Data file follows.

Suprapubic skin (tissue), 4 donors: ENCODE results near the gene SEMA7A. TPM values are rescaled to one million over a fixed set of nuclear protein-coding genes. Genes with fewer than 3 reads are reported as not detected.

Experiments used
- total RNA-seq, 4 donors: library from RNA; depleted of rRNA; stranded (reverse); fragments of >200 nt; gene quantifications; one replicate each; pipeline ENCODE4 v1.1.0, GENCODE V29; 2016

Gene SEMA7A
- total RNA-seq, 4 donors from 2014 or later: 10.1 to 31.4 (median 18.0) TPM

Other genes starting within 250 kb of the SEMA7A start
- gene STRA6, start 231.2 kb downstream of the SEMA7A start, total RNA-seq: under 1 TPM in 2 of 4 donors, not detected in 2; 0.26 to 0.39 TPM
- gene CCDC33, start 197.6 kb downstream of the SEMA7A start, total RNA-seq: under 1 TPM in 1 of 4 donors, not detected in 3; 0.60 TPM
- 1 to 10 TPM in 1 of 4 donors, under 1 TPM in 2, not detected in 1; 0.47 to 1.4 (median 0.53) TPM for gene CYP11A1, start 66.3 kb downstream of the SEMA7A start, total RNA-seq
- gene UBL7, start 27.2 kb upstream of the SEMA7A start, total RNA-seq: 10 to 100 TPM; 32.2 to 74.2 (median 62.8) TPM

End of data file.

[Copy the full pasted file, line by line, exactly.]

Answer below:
Suprapubic skin (tissue), 4 donors: ENCODE results near the gene SEMA7A. TPM values are rescaled to one million over a fixed set of nuclear protein-coding genes. Genes with fewer than 3 reads are reported as not detected.

Experiments used
- total RNA-seq, 4 donors: library from RNA; depleted of rRNA; stranded (reverse); fragments of >200 nt; gene quantifications; one replicate each; pipeline ENCODE4 v1.1.0, GENCODE V29; 2016

Gene SEMA7A
- total RNA-seq, 4 donors from 2014 or later: 10.1 to 31.4 (median 18.0) TPM

Other genes starting within 250 kb of the SEMA7A start
- gene STRA6, start 231.2 kb downstream of the SEMA7A start, total RNA-seq: under 1 TPM in 2 of 4 donors, not detected in 2; 0.26 to 0.39 TPM
- gene CCDC33, start 197.6 kb downstream of the SEMA7A start, total RNA-seq: under 1 TPM in 1 of 4 donors, not detected in 3; 0.60 TPM
- 1 to 10 TPM in 1 of 4 donors, under 1 TPM in 2, not detected in 1; 0.47 to 1.4 (median 0.53) TPM for gene CYP11A1, start 66.3 kb downstream of the SEMA7A start, total RNA-seq
- gene UBL7, start 27.2 kb upstream of the SEMA7A start, total RNA-seq: 10 to 100 TPM; 32.2 to 74.2 (median 62.8) TPM